He never once hesitated to pull the trigger, as if he’d forgotten what they used to be. To mark, they were only the dead. They were always the dead. Maybe it was easier for him that way, to see them as less than people. Yet, some might have been aware only moments before—because it didn't happen like in the movies.

Corpses didn’t crawl from their graves or jump off morgue tables. This wasn’t some biblical rapture, demonic spell, or toxic waste dump that reanimated the dead. A simple virus mutated to attack the living, killing off cells and tissue, decomposing healthy people bit by bit. By the time the doctors realized what was happening, it was too late. There were no warning signs, no early symptoms. The body simply began to degrade.

 

The initial change from infected to feral was a gradual process, as we rotted away, aggression set in and organs ceased functioning. But that last final stretch, that slide into death and rebirth, abolishing whatever crumbs of human consciousness remained, was like the flip of a switch. One moment you were someone’s mother, daughter, or grandfather. The next… 

 

It didn't hurt, or so they said. The virus disconnected us from the pain early on. When your heart finally stopped beating you went on like it didn't, driven by some base need to exist.

Another thing we had in common.

Mark was attempting to push one of the pool tables over in front of the door. He threw off his jacket and called out. “Help me with this.”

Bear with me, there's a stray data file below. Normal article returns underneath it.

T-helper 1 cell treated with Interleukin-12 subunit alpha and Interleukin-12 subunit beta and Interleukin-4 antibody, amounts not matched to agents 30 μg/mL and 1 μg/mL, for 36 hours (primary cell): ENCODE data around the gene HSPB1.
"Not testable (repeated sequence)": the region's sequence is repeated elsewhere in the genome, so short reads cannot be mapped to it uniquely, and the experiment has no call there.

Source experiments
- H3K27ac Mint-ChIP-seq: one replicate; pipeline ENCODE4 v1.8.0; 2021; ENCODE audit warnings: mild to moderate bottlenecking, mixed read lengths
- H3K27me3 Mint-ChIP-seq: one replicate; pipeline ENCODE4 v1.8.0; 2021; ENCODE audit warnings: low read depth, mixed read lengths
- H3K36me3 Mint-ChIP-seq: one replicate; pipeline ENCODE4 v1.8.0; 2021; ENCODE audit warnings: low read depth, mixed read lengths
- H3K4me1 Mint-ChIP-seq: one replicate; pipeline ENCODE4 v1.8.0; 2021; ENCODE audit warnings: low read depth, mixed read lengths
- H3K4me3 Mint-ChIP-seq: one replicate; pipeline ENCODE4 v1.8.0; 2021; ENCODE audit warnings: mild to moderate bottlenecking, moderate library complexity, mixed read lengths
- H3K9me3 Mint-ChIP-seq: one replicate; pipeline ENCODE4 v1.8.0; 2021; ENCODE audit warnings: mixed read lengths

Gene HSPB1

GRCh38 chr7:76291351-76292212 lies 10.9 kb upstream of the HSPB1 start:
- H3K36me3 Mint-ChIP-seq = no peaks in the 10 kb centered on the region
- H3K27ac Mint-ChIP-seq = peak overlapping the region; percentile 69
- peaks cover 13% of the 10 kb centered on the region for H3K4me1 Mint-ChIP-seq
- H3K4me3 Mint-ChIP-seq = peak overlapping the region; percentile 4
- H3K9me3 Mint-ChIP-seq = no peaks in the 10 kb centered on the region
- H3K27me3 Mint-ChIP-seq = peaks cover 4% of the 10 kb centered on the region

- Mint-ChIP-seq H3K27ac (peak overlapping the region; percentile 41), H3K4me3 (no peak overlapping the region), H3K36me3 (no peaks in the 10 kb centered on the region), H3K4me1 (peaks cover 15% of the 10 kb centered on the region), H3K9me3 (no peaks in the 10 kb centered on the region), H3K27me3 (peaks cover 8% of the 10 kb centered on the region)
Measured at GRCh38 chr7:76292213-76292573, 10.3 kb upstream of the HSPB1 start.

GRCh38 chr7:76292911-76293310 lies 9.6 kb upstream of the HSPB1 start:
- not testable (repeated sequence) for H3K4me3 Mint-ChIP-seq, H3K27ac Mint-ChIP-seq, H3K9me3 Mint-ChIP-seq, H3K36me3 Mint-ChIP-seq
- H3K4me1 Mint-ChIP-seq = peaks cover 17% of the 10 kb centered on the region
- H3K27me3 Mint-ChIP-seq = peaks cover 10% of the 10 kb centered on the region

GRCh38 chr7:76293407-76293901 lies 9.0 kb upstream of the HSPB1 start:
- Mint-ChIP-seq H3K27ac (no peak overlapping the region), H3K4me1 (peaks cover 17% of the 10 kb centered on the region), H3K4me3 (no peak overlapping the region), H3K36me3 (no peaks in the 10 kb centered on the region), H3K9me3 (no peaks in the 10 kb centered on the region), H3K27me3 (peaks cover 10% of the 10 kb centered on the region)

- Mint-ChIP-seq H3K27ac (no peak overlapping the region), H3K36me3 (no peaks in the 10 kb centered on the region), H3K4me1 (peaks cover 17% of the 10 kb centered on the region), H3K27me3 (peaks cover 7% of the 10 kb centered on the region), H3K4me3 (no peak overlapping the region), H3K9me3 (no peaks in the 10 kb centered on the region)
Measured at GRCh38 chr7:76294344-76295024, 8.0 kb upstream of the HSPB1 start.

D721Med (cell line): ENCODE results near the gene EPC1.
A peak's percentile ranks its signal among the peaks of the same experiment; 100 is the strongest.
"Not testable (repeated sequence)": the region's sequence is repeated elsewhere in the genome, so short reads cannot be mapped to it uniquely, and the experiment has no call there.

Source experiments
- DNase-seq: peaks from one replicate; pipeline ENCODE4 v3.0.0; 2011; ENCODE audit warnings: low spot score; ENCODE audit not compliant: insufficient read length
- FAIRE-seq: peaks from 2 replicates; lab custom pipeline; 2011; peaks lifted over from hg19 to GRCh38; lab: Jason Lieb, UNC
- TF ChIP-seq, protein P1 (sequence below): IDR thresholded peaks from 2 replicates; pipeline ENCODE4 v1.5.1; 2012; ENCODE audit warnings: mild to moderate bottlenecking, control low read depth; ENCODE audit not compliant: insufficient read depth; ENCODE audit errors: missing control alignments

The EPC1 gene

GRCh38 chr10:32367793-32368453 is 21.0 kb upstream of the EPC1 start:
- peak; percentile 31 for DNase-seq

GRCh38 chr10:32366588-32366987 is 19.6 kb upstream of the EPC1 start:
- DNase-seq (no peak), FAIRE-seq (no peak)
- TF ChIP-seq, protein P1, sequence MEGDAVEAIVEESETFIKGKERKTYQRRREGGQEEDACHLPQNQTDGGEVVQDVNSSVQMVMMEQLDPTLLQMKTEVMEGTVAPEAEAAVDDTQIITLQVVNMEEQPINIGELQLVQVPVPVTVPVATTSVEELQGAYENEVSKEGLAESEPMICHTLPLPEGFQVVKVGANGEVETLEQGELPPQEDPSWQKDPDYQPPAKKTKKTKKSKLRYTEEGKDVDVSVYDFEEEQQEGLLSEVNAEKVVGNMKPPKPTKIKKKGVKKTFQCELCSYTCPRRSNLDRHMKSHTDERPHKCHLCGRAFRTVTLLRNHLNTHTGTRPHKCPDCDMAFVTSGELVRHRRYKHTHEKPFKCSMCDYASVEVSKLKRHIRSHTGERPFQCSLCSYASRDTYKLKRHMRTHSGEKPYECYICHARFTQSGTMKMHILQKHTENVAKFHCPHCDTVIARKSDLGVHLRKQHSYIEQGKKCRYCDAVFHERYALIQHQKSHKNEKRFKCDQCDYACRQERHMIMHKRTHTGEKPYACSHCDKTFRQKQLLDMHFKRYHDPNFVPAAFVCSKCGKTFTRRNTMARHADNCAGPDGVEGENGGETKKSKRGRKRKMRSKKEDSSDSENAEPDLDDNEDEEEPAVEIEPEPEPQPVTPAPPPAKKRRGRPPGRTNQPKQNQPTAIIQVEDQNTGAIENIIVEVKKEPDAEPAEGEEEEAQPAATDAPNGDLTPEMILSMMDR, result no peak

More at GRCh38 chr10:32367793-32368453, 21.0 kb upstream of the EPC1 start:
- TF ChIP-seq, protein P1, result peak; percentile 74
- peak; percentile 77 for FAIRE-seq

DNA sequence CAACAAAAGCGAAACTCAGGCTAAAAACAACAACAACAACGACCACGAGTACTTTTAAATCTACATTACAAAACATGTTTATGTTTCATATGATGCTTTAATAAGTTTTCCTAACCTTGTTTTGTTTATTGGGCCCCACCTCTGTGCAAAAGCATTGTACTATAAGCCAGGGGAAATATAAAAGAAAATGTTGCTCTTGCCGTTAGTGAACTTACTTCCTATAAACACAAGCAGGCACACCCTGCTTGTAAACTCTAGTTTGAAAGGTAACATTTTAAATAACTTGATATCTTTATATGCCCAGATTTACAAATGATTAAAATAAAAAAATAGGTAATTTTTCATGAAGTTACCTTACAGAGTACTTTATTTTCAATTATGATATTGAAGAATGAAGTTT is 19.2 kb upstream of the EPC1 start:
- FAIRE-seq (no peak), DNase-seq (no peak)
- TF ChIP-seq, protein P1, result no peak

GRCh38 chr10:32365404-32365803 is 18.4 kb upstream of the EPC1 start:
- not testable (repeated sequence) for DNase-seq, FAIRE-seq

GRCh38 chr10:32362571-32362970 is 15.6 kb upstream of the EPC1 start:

I went over and rested the shotgun against the wall. Nearly half his weight, I struggled to pick up the other end. He lifted his side and we managed to move the hefty pool table over in front of the door. We piled chairs and barstools on top, knowing it was pointless. If the door broke, they’d climb over the pool table. A few wooden chairs wouldn’t make a difference.

Mark ran an arm over his forehead, clearing away the sweat. “How many shells we got left in that backpack of yours?"

“Half a box, maybe?” I shrugged. “I’m not sure.”

 

“Well make sure. I don’t want to spend the damn night here if we don’t have to.”

 

I turned, looking for the bag.

 

“What’s wrong?” he said.

 

“I…I don’t know where it is.”

 

“What do you mean, you don’t know where it is?”

 

“I must have dropped it."

 

“Son of a bitch, Aimee. All our shit is in there. Dropped it where?” Mark went to the window and looked out through the blinds, as if he might see it. “I ask you a question. Dropped it where?” he said again, glancing over his shoulder with a pinched-brow look I knew all too well. “Think, damnit!”